Lili removes and stores her AC every year once the temperatures hit 60 degrees. Doing this has kept her AC working for 10 years.
Most people do their end-of-season rituals when the colder months approach, and one of those is winterizing the air conditioner. If you don't remove your window AC and store it properly during the winter, then you're leaving it exposed to freezing temperatures and rain or snow, which will damage the body and the inside parts. To avoid buying a new air conditioning unit next year, take the AC down from your window once temperatures go below 60°F, and store it properly using the tips below.
How to Remove and Store Your AC for the Winter
- Unplug the AC
- Place some towels on the floor beneath the window
- Remove the AC Unit from the window with a friend's help
- Take your AC unit outdoors for cleaning
- Remove and clean the filter
- Clean the condenser coils and water pan
- Clean the exterior of the AC
- Store the unit in an upright position
- Store the air conditioner in the utility room or basement
Read below for in-depth instructions on how to perform each of these steps, along with helpful tips to save you time and money.
1. Unplug the AC
Make sure to unplug the unit before attempting to remove the AC.
2. Place Some Towels on the Floor Beneath the Window
Prepare a towel or a large cloth on the floor. This is to absorb the water that may leak from the unit, especially if it has been recently used.
3. Remove the AC Unit From the Window
Unless you're Superman, NEVER remove an air conditioner all by yourself. You'll need an extra hand or two: someone to lift the AC from the window and someone to hold the window open.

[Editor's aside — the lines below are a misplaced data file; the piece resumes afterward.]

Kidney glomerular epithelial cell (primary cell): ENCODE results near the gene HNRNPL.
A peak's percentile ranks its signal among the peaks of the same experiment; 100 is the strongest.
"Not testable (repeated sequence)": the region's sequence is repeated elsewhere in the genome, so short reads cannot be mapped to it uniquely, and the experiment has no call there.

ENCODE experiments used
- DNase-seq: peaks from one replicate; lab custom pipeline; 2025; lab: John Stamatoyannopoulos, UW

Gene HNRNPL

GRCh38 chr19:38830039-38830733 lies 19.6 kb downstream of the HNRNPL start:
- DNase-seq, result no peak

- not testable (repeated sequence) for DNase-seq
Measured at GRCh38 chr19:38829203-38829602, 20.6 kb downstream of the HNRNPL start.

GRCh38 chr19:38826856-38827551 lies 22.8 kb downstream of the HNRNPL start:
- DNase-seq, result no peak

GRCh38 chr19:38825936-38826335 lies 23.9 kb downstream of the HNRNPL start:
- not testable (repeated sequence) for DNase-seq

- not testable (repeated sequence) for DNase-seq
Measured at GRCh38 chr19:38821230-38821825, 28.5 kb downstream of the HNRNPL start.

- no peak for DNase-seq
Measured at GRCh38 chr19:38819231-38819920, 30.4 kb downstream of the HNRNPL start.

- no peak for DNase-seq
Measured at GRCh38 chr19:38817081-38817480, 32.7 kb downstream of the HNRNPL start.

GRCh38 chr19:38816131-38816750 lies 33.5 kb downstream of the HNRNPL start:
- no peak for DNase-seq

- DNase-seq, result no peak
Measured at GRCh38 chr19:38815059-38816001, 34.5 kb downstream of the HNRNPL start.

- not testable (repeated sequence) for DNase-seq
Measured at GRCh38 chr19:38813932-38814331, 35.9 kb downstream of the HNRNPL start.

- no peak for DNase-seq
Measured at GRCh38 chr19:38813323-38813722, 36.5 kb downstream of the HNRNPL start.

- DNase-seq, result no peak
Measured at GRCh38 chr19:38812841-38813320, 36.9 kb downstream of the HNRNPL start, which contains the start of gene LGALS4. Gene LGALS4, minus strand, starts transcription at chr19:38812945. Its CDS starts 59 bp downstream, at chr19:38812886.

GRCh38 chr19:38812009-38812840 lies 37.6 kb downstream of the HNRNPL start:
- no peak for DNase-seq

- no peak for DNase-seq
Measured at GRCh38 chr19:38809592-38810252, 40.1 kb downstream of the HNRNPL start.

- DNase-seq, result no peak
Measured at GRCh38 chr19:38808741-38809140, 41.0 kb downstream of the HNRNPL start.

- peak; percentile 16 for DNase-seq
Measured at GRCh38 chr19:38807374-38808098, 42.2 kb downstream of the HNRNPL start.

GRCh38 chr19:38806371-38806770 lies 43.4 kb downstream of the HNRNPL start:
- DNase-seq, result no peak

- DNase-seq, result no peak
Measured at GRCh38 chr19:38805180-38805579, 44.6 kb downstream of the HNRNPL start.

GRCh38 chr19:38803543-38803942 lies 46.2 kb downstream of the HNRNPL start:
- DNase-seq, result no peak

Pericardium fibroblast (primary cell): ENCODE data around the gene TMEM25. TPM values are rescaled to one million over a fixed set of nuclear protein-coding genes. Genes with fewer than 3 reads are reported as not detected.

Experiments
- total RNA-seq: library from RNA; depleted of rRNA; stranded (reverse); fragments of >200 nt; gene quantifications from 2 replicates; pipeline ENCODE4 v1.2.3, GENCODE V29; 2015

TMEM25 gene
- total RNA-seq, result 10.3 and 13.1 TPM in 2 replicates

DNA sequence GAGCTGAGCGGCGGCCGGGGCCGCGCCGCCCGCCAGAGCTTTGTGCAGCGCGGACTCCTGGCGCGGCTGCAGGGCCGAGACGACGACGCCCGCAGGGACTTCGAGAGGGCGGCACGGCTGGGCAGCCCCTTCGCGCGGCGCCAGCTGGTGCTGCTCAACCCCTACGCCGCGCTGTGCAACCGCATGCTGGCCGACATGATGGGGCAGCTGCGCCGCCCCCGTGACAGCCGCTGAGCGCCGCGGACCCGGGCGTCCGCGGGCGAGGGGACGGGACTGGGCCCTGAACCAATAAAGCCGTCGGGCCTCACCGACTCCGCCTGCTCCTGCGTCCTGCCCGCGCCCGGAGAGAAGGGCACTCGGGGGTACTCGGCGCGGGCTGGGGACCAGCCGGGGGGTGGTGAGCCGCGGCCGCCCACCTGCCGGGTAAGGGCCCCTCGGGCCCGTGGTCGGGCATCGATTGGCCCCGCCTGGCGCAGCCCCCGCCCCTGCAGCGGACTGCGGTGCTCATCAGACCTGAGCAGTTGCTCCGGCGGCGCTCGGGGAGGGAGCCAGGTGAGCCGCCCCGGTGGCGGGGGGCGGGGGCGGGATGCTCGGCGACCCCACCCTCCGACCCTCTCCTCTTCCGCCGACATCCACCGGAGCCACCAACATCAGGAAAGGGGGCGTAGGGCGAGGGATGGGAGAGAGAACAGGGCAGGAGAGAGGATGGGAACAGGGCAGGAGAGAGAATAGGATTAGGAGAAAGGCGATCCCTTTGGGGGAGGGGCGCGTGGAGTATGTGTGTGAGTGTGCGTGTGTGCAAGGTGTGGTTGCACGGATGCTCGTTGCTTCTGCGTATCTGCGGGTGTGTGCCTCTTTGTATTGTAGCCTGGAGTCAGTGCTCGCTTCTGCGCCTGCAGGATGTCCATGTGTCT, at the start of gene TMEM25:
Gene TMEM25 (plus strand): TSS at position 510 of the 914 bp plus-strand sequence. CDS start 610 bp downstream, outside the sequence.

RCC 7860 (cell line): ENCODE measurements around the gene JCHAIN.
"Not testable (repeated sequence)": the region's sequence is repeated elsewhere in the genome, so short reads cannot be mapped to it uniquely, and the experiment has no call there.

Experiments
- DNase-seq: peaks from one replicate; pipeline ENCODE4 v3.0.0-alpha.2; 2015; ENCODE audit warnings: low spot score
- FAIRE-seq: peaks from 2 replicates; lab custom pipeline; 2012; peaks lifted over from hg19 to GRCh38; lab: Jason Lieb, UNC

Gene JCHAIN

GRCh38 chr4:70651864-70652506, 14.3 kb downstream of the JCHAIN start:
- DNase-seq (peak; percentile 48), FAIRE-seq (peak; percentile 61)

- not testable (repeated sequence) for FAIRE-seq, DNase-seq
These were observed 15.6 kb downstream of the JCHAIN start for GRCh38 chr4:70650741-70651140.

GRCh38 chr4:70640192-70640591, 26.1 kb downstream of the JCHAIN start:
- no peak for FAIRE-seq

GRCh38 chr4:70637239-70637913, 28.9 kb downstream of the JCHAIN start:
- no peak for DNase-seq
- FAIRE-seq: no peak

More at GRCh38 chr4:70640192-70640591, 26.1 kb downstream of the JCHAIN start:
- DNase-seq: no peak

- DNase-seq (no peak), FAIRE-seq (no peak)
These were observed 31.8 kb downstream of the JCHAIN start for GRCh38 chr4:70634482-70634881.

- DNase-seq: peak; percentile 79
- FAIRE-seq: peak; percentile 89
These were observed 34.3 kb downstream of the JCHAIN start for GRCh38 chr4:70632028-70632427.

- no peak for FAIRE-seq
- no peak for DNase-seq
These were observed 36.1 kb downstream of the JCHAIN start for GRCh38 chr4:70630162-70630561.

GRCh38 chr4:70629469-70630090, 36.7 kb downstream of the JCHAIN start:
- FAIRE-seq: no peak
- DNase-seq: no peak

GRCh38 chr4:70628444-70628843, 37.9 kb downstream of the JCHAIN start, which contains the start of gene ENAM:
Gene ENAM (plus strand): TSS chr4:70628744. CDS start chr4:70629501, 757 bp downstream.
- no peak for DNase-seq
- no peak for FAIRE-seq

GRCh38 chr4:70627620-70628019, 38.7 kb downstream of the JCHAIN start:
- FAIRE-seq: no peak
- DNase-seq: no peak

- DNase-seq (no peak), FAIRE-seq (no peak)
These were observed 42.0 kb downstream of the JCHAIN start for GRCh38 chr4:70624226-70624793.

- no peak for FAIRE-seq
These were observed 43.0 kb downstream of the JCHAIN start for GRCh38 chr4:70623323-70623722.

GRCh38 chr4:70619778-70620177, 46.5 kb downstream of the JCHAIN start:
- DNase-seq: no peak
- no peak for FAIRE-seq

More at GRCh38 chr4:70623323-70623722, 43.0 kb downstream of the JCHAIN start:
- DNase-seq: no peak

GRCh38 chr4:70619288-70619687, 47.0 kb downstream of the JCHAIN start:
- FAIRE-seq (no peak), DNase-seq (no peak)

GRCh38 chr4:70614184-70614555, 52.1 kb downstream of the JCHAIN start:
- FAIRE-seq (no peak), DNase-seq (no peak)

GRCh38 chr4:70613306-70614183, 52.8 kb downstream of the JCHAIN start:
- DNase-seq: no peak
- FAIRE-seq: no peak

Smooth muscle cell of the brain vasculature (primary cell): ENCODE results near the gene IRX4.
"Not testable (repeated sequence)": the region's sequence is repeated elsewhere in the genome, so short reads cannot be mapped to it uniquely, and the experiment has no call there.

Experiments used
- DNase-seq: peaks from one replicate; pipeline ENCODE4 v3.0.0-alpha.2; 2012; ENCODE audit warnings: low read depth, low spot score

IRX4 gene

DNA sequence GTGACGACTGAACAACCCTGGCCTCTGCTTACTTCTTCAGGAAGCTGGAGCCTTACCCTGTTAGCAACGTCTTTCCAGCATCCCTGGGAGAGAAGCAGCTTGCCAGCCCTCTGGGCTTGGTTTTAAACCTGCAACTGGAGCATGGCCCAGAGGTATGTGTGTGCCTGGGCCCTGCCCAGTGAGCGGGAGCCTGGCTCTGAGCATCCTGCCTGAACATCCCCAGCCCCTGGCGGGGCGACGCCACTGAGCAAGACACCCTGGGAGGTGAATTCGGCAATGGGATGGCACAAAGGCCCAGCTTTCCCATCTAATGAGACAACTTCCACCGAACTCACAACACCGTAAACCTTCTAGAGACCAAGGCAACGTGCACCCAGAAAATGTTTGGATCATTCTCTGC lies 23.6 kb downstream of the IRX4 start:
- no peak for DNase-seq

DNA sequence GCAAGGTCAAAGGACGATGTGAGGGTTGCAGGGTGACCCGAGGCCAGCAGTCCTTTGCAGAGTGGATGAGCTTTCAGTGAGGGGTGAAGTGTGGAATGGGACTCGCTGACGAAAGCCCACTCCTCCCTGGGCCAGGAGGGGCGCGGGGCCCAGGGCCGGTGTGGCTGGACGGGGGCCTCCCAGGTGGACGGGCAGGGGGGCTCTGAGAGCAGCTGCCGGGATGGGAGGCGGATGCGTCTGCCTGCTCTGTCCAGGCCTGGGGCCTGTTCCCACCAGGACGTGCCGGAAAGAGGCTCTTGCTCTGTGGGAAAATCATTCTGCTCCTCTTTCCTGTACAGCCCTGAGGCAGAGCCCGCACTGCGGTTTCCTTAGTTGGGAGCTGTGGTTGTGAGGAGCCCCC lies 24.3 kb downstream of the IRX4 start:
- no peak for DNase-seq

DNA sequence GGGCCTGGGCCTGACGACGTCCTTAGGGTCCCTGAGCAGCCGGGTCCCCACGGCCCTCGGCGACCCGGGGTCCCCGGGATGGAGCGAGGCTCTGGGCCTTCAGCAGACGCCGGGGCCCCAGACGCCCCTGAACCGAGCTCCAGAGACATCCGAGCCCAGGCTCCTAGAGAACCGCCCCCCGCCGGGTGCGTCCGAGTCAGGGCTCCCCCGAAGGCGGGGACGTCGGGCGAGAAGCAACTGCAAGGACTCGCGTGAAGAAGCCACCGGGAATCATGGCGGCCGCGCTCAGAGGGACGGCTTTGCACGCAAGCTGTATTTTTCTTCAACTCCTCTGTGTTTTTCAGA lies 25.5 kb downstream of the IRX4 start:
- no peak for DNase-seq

Once the air conditioner is free from the grips of the window, tilt it back away from you and outside the window just a little to drain any water that may be inside. Be sure no one is underneath the window, or they will get wet and curse you.
Tip: Wear gripped gloves and closed-toe shoes.
4. Take Your AC Unit Outdoors for Cleaning
You are going to need to hose down the AC, so this is best done outside. If going outside is not possible, take your AC into the tub.
Note: It is perfectly fine to spray down the AC with water. You will not damage any of the electric parts.
5. Remove and Clean the Filter
As soon as you remove the air conditioning unit, remove the filter. The filter is the dirtiest part of an air conditioner as it catches dust and particles present in the air.
To clean the filter:
- Place it under running water or hose it down.
- Brush away caked-on dirt and dust with a hard-bristled brush or toothbrush.
- Add some soap if the dirt is stubborn.
- Cleanse thoroughly with water.
- To kill bacteria and allergens, soak the filter in equal parts water and vinegar for at least an hour.
- Let the filter dry thoroughly while you clean the rest of the AC.
6. Clean the Condenser Coils and Water Pan
- Remove the front part of the AC and the cover.
- Spray the coils down with a mixture of water and a few drops of soap.
- Brush the condenser coil to loosen up dirt and dust.
- Spray it down with a hose until all particles are removed.
- Wash the water pan with some and water.
- Allow everything to dry thoroughly.
7. Clean the Exterior of the AC
To clean the outside, you can: